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Fukushima Daiichi Frozen Wall Section Fails

November 26, 2021

A section of the frozen wall at Fukushima Daiichi has melted. The portion south of unit 4 has had problems remaining fully frozen for years. Now TEPCO admits it has melted in recent weeks. This portion of the frozen wall has had issues for years. Recent changes to the nearby K drainage tunnel and a recently discovered crack may be redirecting water from an underground stream into the area of the frozen wall.

TEPCO found sections near the surface of the wall had fully melted. Puddled water was found nearby. The section is relatively small and didn’t impact the lower depths of the wall’s integrity.

TEPCO’s solution is to install steel piling sections between the K drainage canal and this section of the wall, hoping to deflect underground water. This steel wall will not be completely solid. Due to the nature of driving pilings into the ground, there could be gaps as wide as 10 cm.

Once the pilings are installed, TEPCO plans to monitor the area to make sure the problem has been resolved.


December 5, 2021 Posted by | Fukushima 2021 | , , | Leave a comment

Typhoons cause ‘ice wall’ to melt at Fukushima nuclear plant


Workers examine pipes for the wall of frozen soil at the embattled Fukushima No. 1 nuclear power plant.

Rainfall from recent typhoons caused partial melting of the “ice wall” at the Fukushima No. 1 nuclear plant, allowing highly radioactive water to leak from around the damaged reactor buildings, the plant’s operator said Sept. 1.

Tokyo Electric Power Co. said melting occurred at two sections of the ice wall, which is designed to divert groundwater away from the reactor buildings.

TEPCO officials believe that during the latest typhoon, contaminated water from around the reactor buildings flowed through openings of the ice wall created by the deluge and reached downstream toward the sea.

The groundwater level near a seaside impermeable wall temporarily rose to 28 centimeters below the ground surface when Typhoon No. 10 passed the area on Aug. 30.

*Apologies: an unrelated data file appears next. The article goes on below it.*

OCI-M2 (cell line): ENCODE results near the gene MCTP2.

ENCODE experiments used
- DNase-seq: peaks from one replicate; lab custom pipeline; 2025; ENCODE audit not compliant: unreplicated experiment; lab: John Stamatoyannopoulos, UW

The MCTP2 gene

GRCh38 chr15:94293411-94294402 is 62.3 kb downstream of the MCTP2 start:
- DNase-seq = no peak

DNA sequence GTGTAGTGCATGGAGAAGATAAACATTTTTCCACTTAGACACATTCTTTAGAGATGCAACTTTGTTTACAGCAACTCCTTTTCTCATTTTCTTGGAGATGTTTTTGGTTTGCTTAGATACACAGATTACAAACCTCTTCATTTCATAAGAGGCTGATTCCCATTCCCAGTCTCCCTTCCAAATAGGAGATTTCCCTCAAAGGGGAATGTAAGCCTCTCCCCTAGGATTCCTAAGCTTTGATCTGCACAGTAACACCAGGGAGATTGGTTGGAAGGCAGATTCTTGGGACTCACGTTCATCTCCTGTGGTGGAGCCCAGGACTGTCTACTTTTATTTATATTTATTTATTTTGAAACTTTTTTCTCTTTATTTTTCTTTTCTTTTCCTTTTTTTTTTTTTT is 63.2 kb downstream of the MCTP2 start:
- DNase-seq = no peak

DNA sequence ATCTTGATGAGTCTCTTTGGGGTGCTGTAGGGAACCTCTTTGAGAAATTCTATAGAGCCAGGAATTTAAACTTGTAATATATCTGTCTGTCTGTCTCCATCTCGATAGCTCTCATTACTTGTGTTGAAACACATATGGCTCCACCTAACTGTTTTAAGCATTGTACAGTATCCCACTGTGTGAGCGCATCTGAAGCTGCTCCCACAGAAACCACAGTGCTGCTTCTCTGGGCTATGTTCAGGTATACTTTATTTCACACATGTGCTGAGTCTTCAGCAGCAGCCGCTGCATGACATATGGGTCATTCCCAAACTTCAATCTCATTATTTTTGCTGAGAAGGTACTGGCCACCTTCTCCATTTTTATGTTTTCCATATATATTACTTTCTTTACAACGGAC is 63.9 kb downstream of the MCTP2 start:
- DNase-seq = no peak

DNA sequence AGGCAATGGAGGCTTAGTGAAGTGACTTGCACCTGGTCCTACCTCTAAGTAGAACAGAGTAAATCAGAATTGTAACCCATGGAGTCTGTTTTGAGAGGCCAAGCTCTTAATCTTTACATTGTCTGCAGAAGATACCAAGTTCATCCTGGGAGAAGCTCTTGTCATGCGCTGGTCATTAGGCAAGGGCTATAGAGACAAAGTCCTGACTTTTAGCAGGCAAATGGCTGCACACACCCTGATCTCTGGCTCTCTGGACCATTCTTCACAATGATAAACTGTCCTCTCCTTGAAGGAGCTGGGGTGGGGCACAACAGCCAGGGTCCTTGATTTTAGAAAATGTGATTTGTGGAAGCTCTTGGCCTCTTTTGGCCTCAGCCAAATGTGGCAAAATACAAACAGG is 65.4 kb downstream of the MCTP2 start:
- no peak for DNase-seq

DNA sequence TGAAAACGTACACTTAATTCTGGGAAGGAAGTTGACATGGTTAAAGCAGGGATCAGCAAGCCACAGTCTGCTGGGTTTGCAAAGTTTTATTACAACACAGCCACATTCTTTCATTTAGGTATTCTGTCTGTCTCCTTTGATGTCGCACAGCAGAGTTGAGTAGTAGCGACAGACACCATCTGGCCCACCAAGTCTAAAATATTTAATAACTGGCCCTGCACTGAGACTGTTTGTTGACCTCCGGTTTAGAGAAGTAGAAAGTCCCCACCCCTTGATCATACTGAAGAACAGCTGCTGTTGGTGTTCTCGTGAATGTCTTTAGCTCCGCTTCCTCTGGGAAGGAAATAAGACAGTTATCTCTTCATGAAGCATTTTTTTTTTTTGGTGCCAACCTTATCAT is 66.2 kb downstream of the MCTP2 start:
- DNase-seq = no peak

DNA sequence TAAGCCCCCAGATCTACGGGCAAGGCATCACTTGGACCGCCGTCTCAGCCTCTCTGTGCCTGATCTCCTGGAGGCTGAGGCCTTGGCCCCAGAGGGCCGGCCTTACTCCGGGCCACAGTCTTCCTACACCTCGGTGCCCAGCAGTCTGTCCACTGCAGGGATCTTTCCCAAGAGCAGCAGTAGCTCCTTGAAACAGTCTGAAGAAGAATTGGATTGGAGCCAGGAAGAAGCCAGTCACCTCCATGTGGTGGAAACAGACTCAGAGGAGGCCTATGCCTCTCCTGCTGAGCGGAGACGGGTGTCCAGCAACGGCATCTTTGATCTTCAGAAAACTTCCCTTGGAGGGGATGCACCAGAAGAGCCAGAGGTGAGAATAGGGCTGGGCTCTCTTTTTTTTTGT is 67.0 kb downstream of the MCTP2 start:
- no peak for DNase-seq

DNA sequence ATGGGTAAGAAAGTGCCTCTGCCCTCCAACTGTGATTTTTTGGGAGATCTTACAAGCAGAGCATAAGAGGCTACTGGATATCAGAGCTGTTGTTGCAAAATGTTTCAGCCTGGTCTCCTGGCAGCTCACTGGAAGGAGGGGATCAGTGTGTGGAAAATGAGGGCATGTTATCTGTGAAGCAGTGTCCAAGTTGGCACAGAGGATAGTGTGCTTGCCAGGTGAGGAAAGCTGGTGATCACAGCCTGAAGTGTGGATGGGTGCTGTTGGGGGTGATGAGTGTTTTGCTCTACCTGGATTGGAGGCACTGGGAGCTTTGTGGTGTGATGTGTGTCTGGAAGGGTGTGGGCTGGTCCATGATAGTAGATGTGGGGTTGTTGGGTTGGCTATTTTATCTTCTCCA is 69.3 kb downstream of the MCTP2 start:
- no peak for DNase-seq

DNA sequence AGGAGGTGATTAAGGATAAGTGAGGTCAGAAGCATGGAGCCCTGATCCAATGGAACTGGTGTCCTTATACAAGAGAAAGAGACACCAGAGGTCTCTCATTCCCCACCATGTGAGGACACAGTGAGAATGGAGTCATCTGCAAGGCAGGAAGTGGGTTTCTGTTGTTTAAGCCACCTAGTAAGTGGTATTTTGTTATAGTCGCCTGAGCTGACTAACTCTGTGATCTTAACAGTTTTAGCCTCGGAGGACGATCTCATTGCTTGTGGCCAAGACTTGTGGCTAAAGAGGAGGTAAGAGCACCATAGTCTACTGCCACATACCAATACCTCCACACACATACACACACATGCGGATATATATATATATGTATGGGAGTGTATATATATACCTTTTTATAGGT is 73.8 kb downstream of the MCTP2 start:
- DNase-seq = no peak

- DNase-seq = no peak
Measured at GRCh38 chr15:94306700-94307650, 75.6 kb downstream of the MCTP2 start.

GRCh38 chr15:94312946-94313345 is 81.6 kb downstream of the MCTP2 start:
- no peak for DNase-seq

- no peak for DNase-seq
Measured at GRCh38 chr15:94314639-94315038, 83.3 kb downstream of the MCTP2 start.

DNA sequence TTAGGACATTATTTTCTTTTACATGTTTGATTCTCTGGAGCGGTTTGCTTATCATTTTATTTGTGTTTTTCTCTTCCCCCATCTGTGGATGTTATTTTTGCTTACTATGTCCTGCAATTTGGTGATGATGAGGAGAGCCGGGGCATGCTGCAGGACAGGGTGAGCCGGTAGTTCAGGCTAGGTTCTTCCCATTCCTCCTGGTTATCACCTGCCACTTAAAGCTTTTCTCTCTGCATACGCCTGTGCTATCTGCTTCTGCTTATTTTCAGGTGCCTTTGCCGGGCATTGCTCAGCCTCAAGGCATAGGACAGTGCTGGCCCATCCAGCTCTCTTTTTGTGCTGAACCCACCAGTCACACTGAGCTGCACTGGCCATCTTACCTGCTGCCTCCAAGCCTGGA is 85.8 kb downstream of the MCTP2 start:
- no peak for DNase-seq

Before the typhoon hit, the water level was 35 cm below the surface.

Around 5.5 cm of rainfall a day fell in the area when the typhoon hit.

The groundwater level, however, actually rose by 7 cm, although 740 tons of groundwater was pumped out of the section.

If there had been an additional 15 cm of rain, (the contaminated water) could have poured out over the ground surface” and spilled into the sea, a TEPCO official said Sept. 1.

The Meteorological Agency’s initial forecast said Typhoon No. 10 would bring a maximum 20 cm of rain a day at some locations in the Tohoku region.

The 34.5-billion-yen ($335 million) frozen wall was completed in spring to prevent groundwater from entering the reactor buildings and mixing with highly radioactive water.

TEPCO admitted the underground wall of frozen dirt is not working.

The company said the temperatures at the two sections of the frozen wall have climbed above zero since Typhoon No. 7 approached Fukushima Prefecture on Aug. 17.

The company believes that the partial melting was caused by the influx of water brought by the typhoons and heavy rain in between.

TEPCO plans to freeze the wall again by pouring chemicals into pipes that extend underground.

September 2, 2016 Posted by | Fukushima 2016 | , , , | 1 Comment